Five New Orleans-Themed Books to Read this Weekend for National Authors? Day on November 1
Oct 30 2020

Five New Orleans-Themed Books to Read this Weekend for National Authors’ Day on November 1

By: Lawrence Bourgeois

There are few times better than now to make it a point to set aside time and enjoy a great book. One of the most easily accessible forms of enrichment, books are also the core of what our entertainment industry today prides itself on. Though movies and high-production quality TV series may have the flash and thunder of explosive trailers and wow-inducing marketing, books are still by and large the most plentiful and distilled way to enjoy a narrative. This Author's Day on November 1, kick back and enjoy one of the five books listed below that have a distinct focus on the storied port city of New Orleans.

The Awakening

Written by Kate Chopin and published in 1899, The Awakening recounts the story of one Edna Pontellier as she grows increasingly distant from the enforced and rigorous roles of a woman of her rank. The book is acclaimed in modern times, not only for its excellent prose, but for being one of the seminal and early works of feminist literature. The character of Edna Pontellier is both a controversial and much-analyzed feminist figure in literary circles, and the New Orleanian and Gulf Louisianian environments she must endure are excellent case studies on the topic as well. This is an excellent novel and not a terribly difficult read, so if you have yet to peruse its contents, then make it a point to do so soon.

A Streetcar Named Desire

A woefully and almost suspiciously incomplete list this would be were it to omit what is arguably the most salient work of New Orleans fiction thus far. Though it was not Tennessee Williams's personal favorite in his repertoire of plays, many would argue that it is both his magnum opus and his most influential work. A Streetcar Named Desire was published in 1947, and the script of this famed play is more than worth the short amount of time it will take you to read. With lovely, timely descriptions of important areas like the French Quarter and incredibly deft development of now-famous characters like Blanche DuBois and Stanley Kowalski, the script for this play is an outstanding read and a masterpiece that no one should pass up.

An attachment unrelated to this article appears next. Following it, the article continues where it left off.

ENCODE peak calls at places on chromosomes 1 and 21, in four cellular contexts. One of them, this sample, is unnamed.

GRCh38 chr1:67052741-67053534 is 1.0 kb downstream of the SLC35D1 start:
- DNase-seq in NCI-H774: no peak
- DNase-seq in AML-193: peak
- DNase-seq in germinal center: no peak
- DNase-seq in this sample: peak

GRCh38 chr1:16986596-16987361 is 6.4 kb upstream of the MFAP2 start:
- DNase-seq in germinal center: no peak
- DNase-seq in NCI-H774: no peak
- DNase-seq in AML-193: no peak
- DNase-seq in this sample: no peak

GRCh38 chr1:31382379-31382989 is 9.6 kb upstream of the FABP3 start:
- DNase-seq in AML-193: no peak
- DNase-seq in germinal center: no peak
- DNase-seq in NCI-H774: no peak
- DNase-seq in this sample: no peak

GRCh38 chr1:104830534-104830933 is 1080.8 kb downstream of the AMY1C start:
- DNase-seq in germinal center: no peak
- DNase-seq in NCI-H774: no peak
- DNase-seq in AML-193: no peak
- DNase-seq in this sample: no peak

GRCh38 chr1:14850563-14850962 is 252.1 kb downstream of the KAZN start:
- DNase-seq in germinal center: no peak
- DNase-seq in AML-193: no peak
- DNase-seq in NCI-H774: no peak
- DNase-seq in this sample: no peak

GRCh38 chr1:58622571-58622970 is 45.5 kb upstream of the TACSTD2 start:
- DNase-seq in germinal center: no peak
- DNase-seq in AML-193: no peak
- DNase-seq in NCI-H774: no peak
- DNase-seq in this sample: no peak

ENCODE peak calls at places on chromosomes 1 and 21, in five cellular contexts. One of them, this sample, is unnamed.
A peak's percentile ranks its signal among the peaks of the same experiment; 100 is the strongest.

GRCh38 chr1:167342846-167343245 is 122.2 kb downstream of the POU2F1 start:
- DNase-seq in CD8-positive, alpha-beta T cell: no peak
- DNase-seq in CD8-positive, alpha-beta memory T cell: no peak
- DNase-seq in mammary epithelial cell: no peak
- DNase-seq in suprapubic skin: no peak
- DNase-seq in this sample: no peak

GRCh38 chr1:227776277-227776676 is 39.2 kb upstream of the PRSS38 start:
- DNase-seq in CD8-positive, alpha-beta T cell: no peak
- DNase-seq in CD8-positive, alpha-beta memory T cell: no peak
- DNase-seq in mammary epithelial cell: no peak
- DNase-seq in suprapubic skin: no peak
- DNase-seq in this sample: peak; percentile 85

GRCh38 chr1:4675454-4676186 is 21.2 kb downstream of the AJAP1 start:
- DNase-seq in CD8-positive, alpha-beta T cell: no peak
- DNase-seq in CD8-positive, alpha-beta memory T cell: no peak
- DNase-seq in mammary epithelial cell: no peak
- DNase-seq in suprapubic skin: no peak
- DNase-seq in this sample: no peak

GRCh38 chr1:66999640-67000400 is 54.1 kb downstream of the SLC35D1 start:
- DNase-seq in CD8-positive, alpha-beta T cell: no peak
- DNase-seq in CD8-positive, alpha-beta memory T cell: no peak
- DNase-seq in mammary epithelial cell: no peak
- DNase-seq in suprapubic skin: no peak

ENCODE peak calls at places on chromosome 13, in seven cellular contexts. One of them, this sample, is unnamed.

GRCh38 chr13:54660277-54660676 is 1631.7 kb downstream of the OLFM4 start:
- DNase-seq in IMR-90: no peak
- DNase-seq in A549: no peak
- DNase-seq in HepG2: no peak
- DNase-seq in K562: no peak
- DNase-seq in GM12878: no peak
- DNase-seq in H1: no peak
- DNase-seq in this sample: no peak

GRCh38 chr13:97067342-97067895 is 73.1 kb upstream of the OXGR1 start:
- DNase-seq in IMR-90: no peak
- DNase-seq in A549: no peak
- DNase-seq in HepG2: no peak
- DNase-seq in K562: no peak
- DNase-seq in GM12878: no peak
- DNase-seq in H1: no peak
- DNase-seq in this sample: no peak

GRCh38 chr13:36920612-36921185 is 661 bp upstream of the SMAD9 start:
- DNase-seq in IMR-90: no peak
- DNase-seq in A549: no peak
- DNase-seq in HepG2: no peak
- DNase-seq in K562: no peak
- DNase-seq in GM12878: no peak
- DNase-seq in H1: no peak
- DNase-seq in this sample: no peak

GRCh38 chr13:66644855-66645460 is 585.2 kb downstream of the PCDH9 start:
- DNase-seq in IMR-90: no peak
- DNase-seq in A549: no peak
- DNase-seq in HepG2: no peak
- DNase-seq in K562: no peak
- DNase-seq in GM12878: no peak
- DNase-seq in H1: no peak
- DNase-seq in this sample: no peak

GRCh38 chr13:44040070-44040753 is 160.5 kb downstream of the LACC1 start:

A Confederacy of Dunces

A piece of New Orleans literature with that familiar property of having its name in the back of many people's heads but its actual contents in the heads of much fewer, A Confederacy of Dunces is still one of the greats in the Crescent City's literary lexicon. The book has sweeping and fabulously detailed descriptions of many of New Orleans's greatest features and districts and also prominently displays our magazine's namesake, the "Yat" dialect of English that permeates the city. This novel was published fairly recently compared to the other two mentioned thus far, with a posthumous publication date of 1980.

Mosquitoes

One of the lesser-known entries in the legendary William Faulkner's repertoire, Mosquitoes is a strange, satiric novel following a group of eccentrics and is largely set in the city of New Orleans. It made no real splash upon its initial publication, and while it has seen somewhat of a rise in popularity in more recent times, the book is considered very difficult to read, due both to Faulkner's well-known tendency to circumlocute and cohesiveness issues. While many cited The Sound and The Fury as incredibly incohesive and difficult to read, it is both of those things by design, and that is a critical part of the novel's identity. Mosquitoes, conversely, actually suffered a butchering by Faulkner's editor that removed many plot points and important sections that contained taboos considered too risqué to publish for the time. Nonetheless, Mosquitoes is well-written and an interesting project for you to read and research on your own.

The Moviegoer

Finally, finishing this list is Walker Percy's first and most famous book to date. Published in 1961 and widely praised since, The Moviegoer is a novel abounding with poetic and philosophical issues that tackles themes of identity and our quest for meaning. Using New Orleans as the main character's residence and springboard for his philosophical quest, The Moviegoer is an excellent read for anyone looking for a bit of New Orleans literature that is a bit off the beaten path but nonetheless masterful.


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